As lead singer and songwriter Bruce Soord pointed out in his introductions, The Pineapple Thief have ‘been around a while’. Formed fifteen years ago, Magnolia is the band’s tenth studio album, and placing 55th in the UK album charts it’s the one which is tipped to be their entry point into the mainstream.
Their set opened with a rocky instrumental intro that made use of guitar, bass and drums, but which left fourth band member Steve Kitch sitting aimlessly behind his keyboard and a seemingly out of place MacBook. All became clear in the second song with a more electronic sound coming into play – a sound which fit somewhat better with their polished aesthetic.
The first few songs saw a few classic rock breakdowns but they were all a bit too clean. The set got progressively more indie and slow-tempo, and the vocals gradually more drawling, drawing upon the band’s Britpop influences. The lead guitar on most of the songs they played from Magnolia was acoustic, and string arrangements from The Divine Comedy’s Andrew Skeet shone. Sense of Fear, a track from the new album, was where their set seemed to come together and their sound began to make more sense.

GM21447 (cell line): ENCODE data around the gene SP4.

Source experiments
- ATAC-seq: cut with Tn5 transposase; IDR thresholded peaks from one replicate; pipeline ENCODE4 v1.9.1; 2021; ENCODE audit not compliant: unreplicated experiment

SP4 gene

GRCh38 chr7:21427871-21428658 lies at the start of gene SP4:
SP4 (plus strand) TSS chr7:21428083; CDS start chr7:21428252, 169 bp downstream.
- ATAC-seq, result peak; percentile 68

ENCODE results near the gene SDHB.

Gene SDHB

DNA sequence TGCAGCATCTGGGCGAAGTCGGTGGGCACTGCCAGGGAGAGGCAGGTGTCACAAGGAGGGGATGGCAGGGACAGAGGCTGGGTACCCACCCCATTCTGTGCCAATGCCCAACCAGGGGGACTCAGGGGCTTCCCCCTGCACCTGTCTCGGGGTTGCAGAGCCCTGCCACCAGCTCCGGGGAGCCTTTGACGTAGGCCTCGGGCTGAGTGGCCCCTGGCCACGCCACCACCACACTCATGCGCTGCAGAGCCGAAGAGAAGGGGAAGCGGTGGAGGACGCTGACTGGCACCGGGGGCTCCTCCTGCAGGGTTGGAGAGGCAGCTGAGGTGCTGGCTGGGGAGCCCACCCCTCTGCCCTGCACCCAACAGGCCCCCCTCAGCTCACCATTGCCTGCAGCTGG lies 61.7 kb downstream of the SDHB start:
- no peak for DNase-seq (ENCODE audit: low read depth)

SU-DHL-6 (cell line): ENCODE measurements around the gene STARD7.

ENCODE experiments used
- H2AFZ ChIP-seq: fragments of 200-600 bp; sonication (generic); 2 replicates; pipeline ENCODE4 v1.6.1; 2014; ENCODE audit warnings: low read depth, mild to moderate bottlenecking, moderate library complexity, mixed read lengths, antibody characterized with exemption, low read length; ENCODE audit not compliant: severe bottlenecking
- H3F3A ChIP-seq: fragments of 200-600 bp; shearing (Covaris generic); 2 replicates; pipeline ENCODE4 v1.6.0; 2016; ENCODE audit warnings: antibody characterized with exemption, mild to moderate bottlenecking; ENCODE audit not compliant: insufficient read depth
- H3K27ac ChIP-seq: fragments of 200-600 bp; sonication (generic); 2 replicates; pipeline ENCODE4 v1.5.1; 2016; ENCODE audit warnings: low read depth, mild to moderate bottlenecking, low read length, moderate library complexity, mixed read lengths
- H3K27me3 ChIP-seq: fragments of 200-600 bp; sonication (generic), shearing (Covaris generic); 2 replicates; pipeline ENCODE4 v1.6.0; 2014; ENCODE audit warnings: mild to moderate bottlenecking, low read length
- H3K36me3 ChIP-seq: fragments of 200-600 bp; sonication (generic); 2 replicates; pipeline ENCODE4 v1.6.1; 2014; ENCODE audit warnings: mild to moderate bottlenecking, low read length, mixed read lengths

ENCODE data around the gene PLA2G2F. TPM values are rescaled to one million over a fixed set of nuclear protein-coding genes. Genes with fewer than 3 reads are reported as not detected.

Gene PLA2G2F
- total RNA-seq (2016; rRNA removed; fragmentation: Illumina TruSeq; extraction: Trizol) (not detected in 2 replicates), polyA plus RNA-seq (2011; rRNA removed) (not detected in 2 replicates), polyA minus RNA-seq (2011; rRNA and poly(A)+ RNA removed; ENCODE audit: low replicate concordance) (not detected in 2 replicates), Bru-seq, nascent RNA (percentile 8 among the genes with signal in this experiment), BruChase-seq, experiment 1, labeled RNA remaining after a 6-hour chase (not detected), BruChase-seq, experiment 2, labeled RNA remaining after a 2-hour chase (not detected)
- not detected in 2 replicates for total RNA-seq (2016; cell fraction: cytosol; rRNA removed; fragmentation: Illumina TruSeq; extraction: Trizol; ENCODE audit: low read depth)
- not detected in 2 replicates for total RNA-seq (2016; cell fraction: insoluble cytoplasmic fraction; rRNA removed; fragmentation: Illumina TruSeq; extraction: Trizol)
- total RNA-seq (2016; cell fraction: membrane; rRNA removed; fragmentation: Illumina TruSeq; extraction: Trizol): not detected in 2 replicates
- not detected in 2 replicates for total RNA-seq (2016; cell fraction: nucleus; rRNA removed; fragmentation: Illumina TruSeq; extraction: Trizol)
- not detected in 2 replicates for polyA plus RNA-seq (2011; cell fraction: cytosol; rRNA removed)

Eavesdropping on fans, one got the sense that The Pineapple Thief hadn’t quite met their usual standard. The crowd had the air of a studio audience; clapping and cheering when told to but not taking much initiative. New addition to the band, drummer Dan Osborne, spent the duration of the show casually chewing gum, and I would have liked to have seen everyone get much sweatier. However the set was punctuated with glimmers of their potential and listening to Magnolia as a full album they sound tighter, pacier, and more interesting.
Live photo gallery (photos by Natalie Peto):